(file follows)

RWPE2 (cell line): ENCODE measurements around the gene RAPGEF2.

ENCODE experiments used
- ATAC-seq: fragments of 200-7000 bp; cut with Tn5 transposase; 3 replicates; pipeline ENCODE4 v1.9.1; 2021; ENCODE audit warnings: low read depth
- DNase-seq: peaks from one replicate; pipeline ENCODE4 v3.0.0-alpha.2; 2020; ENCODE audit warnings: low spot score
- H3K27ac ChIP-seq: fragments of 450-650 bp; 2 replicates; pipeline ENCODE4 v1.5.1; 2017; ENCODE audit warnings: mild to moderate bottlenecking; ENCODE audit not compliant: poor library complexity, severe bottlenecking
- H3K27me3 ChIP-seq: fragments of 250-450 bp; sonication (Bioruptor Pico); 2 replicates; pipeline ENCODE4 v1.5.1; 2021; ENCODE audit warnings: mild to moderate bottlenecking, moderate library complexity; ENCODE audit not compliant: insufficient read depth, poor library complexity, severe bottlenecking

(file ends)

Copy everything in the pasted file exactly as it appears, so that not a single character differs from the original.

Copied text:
RWPE2 (cell line): ENCODE measurements around the gene RAPGEF2.

ENCODE experiments used
- ATAC-seq: fragments of 200-7000 bp; cut with Tn5 transposase; 3 replicates; pipeline ENCODE4 v1.9.1; 2021; ENCODE audit warnings: low read depth
- DNase-seq: peaks from one replicate; pipeline ENCODE4 v3.0.0-alpha.2; 2020; ENCODE audit warnings: low spot score
- H3K27ac ChIP-seq: fragments of 450-650 bp; 2 replicates; pipeline ENCODE4 v1.5.1; 2017; ENCODE audit warnings: mild to moderate bottlenecking; ENCODE audit not compliant: poor library complexity, severe bottlenecking
- H3K27me3 ChIP-seq: fragments of 250-450 bp; sonication (Bioruptor Pico); 2 replicates; pipeline ENCODE4 v1.5.1; 2021; ENCODE audit warnings: mild to moderate bottlenecking, moderate library complexity; ENCODE audit not compliant: insufficient read depth, poor library complexity, severe bottlenecking